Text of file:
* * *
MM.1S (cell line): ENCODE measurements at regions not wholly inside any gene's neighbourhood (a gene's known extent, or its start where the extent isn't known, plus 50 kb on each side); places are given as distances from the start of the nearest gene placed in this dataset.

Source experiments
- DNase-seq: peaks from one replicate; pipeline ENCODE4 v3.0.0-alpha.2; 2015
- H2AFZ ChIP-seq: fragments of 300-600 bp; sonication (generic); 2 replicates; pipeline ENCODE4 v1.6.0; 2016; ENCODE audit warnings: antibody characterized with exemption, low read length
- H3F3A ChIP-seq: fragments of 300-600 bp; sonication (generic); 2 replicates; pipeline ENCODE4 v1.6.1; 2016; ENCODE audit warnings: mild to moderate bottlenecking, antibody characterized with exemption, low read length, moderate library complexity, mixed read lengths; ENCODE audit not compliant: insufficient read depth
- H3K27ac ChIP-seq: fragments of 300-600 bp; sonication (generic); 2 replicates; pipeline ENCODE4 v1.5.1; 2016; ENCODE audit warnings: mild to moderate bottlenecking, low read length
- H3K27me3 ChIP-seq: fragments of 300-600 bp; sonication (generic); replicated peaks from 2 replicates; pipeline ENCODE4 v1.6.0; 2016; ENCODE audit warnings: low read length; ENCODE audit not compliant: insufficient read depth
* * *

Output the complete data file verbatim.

MM.1S (cell line): ENCODE measurements at regions not wholly inside any gene's neighbourhood (a gene's known extent, or its start where the extent isn't known, plus 50 kb on each side); places are given as distances from the start of the nearest gene placed in this dataset.

Source experiments
- DNase-seq: peaks from one replicate; pipeline ENCODE4 v3.0.0-alpha.2; 2015
- H2AFZ ChIP-seq: fragments of 300-600 bp; sonication (generic); 2 replicates; pipeline ENCODE4 v1.6.0; 2016; ENCODE audit warnings: antibody characterized with exemption, low read length
- H3F3A ChIP-seq: fragments of 300-600 bp; sonication (generic); 2 replicates; pipeline ENCODE4 v1.6.1; 2016; ENCODE audit warnings: mild to moderate bottlenecking, antibody characterized with exemption, low read length, moderate library complexity, mixed read lengths; ENCODE audit not compliant: insufficient read depth
- H3K27ac ChIP-seq: fragments of 300-600 bp; sonication (generic); 2 replicates; pipeline ENCODE4 v1.5.1; 2016; ENCODE audit warnings: mild to moderate bottlenecking, low read length
- H3K27me3 ChIP-seq: fragments of 300-600 bp; sonication (generic); replicated peaks from 2 replicates; pipeline ENCODE4 v1.6.0; 2016; ENCODE audit warnings: low read length; ENCODE audit not compliant: insufficient read depth